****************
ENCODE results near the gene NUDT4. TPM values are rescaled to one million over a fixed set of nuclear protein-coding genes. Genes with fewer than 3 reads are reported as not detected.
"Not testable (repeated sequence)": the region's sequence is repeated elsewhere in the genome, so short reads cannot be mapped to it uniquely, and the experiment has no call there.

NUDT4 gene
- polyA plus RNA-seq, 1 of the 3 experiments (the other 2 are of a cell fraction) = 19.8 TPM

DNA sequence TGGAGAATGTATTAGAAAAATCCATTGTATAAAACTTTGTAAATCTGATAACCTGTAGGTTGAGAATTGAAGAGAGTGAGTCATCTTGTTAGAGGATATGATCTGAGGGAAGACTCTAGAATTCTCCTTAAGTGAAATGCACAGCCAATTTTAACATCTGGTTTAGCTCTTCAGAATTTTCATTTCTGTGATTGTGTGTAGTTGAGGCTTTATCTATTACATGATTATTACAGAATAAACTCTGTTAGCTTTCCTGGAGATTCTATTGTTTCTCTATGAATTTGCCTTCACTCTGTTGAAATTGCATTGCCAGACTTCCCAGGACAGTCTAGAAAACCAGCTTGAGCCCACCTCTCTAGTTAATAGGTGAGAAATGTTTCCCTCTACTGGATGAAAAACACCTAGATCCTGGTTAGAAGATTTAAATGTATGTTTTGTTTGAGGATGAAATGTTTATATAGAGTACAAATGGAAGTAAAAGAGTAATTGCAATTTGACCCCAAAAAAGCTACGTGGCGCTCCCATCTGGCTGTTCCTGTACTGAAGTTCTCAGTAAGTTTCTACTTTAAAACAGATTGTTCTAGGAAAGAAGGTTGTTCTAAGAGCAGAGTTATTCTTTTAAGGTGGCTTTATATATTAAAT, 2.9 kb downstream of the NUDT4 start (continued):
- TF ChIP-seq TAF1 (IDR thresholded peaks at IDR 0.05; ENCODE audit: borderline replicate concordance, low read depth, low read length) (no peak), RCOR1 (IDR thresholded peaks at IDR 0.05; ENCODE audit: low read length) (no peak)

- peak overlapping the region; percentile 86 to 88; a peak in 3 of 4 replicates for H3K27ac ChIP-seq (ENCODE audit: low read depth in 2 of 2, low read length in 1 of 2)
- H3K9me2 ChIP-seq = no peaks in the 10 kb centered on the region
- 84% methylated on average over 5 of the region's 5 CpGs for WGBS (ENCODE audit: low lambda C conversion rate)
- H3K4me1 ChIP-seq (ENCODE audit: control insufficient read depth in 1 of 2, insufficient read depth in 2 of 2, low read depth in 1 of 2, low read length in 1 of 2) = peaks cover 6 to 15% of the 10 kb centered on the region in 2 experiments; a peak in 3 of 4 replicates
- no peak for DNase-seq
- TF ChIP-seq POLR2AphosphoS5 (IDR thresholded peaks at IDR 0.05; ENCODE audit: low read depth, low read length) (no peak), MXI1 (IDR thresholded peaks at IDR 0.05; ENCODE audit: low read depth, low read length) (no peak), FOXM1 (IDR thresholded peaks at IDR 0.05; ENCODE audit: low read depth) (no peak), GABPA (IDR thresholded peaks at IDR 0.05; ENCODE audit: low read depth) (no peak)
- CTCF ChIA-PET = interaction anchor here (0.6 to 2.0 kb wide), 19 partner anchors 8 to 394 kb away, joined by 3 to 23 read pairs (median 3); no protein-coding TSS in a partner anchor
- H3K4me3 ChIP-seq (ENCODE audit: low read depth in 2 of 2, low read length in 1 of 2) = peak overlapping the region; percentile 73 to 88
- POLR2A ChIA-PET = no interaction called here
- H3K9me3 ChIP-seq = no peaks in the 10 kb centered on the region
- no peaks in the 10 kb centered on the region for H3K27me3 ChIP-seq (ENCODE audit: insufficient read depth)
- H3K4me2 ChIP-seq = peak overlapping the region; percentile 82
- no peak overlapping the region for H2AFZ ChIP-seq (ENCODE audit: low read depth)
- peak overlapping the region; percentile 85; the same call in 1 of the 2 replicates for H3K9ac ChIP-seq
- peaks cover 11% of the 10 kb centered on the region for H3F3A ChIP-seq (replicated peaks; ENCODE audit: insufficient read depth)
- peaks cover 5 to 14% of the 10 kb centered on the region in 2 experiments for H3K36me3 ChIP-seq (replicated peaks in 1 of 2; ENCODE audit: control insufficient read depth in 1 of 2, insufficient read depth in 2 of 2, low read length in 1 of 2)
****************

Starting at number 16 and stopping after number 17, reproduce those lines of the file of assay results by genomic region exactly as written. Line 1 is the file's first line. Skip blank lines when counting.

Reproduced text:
- H3K9me3 ChIP-seq = no peaks in the 10 kb centered on the region
- no peaks in the 10 kb centered on the region for H3K27me3 ChIP-seq (ENCODE audit: insufficient read depth)